"The district court may withdraw, in whole or in part, any case or proceeding referred under [§ 157], on its own motion or on timely motion of any party, for cause shown." 28 U.S.C. § 157(d). "In determining whether cause exists, a district court should consider the efficient use of judicial resources, delay and costs to the parties, uniformity of bankruptcy administration, the prevention of forum shopping, and other related factors." Security Farms , 124 F.3d at 1008 (citing In re Orion Pictures Corp. , 4 F.3d 1095, 1101 (2nd Cir. 1993)). "A district court considering whether to withdraw the reference should first evaluate whether the claim is core or non-core, since it is upon this issue that questions of efficiency and uniformity will turn." In re Orion Pictures Corp. , 4 F.3d at 1101.
The claims raised by Debtor in the adversary proceeding are not core claims. Rather, Debtor asserts a claim under California's Consumer Legal Remedies Act, and cites other California law and the federal Truth in Lending Act. None of these claims depend on bankruptcy laws, and any of them could proceed in another court. Accordingly, the Court finds that Debtor's claims are not core issues.
Defendants argue that the efficient use of judicial resources supports a finding of cause because the bankruptcy court can only render a final judgment on non-core proceedings if both parties consent. 28 U.S.C. § 157(c). Defendants assert that Debtor does not consent to entry of a final order of judgment by the bankruptcy court. However, Defendants' exhibit states that Debtor "does consent to entry of a final order of judgment by bankruptcy court." Defendants' Request for Judicial Notice, Exhibit G at 3 (emphasis added). Defendants do not state that they do not consent to entry of judgment by the bankruptcy court. Accordingly, this factor does not weigh in favor of a finding of cause to withdraw the reference.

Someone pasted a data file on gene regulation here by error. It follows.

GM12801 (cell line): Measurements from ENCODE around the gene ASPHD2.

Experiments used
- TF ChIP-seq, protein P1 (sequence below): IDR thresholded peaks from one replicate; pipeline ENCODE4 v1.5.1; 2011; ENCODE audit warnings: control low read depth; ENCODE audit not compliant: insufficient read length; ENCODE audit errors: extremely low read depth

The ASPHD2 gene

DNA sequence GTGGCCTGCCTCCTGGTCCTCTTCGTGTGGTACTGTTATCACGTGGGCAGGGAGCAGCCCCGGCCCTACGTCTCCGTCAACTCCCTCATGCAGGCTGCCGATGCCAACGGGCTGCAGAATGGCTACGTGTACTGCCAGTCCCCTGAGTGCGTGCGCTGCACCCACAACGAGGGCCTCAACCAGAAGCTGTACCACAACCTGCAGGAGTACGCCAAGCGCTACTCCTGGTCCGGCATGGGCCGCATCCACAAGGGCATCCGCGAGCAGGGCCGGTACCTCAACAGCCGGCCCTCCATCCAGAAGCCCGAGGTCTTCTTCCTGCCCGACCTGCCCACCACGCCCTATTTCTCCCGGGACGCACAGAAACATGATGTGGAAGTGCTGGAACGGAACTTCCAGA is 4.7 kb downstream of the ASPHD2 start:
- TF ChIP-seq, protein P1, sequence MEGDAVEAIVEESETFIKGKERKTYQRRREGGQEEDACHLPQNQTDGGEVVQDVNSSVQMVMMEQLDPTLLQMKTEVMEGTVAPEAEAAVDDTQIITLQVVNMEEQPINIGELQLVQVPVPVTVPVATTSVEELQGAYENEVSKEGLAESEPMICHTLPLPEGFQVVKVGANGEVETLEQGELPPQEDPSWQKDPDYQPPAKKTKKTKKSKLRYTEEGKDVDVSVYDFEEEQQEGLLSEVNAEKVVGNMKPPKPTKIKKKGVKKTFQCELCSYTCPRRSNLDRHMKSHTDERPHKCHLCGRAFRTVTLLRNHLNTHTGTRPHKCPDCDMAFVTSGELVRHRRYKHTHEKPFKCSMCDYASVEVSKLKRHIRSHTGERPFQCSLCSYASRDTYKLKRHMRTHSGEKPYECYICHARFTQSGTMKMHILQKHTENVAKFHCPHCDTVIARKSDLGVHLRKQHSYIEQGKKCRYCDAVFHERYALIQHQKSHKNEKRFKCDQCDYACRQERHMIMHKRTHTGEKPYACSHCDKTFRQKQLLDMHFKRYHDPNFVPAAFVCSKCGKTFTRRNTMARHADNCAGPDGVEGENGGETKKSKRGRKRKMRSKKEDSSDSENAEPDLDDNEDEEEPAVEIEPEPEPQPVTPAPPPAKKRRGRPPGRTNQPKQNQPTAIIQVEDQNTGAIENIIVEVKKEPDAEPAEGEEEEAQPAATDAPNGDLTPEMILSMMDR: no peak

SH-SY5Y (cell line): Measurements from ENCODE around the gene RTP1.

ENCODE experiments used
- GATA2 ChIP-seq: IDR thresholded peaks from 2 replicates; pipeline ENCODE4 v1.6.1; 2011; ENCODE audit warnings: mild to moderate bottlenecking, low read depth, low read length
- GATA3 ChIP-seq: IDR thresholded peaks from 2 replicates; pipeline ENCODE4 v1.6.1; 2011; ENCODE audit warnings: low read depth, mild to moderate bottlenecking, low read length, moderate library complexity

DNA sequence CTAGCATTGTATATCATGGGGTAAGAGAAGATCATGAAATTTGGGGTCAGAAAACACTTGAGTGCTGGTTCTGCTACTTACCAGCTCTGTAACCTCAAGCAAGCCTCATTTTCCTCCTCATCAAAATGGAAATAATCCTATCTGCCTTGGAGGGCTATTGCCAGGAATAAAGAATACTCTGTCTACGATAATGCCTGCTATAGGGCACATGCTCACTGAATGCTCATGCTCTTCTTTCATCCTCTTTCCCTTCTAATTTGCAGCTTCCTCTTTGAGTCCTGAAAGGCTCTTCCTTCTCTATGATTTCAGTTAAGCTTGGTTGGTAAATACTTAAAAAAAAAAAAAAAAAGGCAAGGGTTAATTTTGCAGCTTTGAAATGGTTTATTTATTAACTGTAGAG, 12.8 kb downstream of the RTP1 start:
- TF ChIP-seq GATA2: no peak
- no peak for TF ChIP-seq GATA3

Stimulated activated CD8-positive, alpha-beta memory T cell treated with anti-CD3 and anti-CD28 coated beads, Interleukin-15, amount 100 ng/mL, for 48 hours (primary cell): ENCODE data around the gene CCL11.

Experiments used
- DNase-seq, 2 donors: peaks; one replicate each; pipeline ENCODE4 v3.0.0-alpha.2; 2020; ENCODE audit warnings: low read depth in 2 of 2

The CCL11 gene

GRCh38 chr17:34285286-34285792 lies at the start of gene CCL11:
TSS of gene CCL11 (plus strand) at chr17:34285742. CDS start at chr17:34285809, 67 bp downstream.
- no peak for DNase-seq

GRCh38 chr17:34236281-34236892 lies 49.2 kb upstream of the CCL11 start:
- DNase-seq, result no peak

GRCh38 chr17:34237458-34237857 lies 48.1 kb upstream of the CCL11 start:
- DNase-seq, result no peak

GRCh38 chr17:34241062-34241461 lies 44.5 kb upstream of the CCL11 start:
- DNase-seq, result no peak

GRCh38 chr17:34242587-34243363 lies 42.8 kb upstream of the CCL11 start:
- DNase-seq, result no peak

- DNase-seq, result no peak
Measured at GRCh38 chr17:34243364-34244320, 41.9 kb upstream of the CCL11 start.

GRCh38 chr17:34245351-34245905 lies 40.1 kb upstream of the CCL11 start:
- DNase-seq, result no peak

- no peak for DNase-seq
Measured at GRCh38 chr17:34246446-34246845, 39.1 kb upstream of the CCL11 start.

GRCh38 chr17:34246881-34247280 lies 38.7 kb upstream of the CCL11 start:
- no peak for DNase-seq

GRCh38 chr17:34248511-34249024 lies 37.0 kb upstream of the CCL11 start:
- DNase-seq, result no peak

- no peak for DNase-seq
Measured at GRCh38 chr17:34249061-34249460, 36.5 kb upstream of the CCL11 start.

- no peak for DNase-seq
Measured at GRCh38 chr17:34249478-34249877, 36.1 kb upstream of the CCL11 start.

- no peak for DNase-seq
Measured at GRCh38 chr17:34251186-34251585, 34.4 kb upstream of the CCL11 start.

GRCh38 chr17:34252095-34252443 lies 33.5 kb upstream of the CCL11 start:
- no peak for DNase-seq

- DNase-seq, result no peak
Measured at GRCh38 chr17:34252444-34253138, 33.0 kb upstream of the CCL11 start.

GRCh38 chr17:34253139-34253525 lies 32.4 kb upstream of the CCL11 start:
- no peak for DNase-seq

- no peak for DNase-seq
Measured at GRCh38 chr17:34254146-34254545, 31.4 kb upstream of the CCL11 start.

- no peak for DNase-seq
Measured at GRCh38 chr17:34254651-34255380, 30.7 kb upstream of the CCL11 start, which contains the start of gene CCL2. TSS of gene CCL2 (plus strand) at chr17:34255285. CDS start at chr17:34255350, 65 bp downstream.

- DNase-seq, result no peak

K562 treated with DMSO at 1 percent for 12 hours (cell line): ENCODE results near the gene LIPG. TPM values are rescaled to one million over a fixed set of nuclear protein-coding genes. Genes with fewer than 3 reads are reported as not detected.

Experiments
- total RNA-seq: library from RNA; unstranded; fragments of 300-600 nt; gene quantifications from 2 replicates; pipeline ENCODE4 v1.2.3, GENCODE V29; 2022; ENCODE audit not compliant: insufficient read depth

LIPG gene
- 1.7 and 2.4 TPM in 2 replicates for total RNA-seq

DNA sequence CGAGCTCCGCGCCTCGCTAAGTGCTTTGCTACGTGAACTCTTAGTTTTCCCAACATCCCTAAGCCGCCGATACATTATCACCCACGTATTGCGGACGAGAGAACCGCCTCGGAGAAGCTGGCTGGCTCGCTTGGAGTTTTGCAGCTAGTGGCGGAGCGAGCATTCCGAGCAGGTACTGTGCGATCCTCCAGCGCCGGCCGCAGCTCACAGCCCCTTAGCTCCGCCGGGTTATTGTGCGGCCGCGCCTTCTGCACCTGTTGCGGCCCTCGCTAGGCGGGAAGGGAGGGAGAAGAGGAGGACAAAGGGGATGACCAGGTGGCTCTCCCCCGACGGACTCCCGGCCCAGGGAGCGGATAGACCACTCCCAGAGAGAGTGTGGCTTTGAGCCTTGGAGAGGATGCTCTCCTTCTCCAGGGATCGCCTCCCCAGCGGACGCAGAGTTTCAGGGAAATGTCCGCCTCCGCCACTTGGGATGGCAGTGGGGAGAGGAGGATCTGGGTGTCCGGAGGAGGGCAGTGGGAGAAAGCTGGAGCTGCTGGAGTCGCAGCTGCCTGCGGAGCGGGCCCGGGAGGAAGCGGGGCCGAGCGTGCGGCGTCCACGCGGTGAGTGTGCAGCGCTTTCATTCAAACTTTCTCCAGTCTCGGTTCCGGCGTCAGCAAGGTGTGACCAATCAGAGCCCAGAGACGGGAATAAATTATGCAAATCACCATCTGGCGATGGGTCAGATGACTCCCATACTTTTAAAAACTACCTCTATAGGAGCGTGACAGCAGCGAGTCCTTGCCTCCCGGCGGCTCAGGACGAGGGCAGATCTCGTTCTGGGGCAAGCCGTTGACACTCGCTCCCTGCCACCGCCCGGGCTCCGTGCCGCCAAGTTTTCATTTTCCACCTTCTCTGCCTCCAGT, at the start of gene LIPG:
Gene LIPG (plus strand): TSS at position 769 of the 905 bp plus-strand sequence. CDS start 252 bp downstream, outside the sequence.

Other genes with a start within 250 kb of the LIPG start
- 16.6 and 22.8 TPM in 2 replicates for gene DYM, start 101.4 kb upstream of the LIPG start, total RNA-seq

Defendants also argue that the factor of delay and costs to the parties favors withdrawal because the case was recently filed and Defendants have not yet been served with the complaint. Accordingly, Defendants argue that proceeding in this Court will not result in any undue delay or costs. While there might not be any additional delay or cost to proceeding in this Court, Defendants also have not shown that there would be any delay or cost to proceeding in the bankruptcy court. This factor does not weigh in favor of a finding of cause to withdraw the reference.
The next factor is uniformity of bankruptcy administration. This factor does not weigh in favor of a finding of cause to withdraw the reference.
Finally, Defendants argue, "because the district court will be involved in this case regardless of whether the reference is withdrawn, there is no forum shopping." Defendants' Motion at 6. However, this argument is based on Defendants' erroneous contention that Debtor does not consent to entry of judgment by the bankruptcy court. This factor also does not weigh in favor of a finding of cause to withdraw the reference.
The Court finds that Plaintiff's claims are not core claims. However, none of the factors to be considered when determining whether cause exists to withdraw the reference weigh in favor of withdrawal of the reference. Accordingly, the Court DENIES the motion to withdraw the reference.
IT IS SO ORDERED.